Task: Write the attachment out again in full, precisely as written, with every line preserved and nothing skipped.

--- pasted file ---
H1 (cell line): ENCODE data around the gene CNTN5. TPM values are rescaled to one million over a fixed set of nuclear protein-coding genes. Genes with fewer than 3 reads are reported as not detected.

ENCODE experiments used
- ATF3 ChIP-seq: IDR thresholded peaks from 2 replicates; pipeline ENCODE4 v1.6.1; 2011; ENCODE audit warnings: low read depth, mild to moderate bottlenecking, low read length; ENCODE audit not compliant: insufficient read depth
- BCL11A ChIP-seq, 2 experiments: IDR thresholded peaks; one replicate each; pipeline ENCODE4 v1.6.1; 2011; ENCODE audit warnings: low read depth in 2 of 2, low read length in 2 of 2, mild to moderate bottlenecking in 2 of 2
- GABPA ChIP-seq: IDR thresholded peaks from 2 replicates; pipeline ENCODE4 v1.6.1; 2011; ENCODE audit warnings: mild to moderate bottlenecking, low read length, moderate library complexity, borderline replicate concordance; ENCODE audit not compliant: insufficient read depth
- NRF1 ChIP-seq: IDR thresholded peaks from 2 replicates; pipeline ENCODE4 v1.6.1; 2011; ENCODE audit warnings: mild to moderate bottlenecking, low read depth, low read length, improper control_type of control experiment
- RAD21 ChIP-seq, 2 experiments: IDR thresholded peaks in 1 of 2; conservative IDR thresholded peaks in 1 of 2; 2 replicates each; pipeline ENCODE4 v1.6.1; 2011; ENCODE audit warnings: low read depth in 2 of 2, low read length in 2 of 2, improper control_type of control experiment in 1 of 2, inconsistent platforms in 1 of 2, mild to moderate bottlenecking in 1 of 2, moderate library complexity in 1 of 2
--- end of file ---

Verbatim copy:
H1 (cell line): ENCODE data around the gene CNTN5. TPM values are rescaled to one million over a fixed set of nuclear protein-coding genes. Genes with fewer than 3 reads are reported as not detected.

ENCODE experiments used
- ATF3 ChIP-seq: IDR thresholded peaks from 2 replicates; pipeline ENCODE4 v1.6.1; 2011; ENCODE audit warnings: low read depth, mild to moderate bottlenecking, low read length; ENCODE audit not compliant: insufficient read depth
- BCL11A ChIP-seq, 2 experiments: IDR thresholded peaks; one replicate each; pipeline ENCODE4 v1.6.1; 2011; ENCODE audit warnings: low read depth in 2 of 2, low read length in 2 of 2, mild to moderate bottlenecking in 2 of 2
- GABPA ChIP-seq: IDR thresholded peaks from 2 replicates; pipeline ENCODE4 v1.6.1; 2011; ENCODE audit warnings: mild to moderate bottlenecking, low read length, moderate library complexity, borderline replicate concordance; ENCODE audit not compliant: insufficient read depth
- NRF1 ChIP-seq: IDR thresholded peaks from 2 replicates; pipeline ENCODE4 v1.6.1; 2011; ENCODE audit warnings: mild to moderate bottlenecking, low read depth, low read length, improper control_type of control experiment
- RAD21 ChIP-seq, 2 experiments: IDR thresholded peaks in 1 of 2; conservative IDR thresholded peaks in 1 of 2; 2 replicates each; pipeline ENCODE4 v1.6.1; 2011; ENCODE audit warnings: low read depth in 2 of 2, low read length in 2 of 2, improper control_type of control experiment in 1 of 2, inconsistent platforms in 1 of 2, mild to moderate bottlenecking in 1 of 2, moderate library complexity in 1 of 2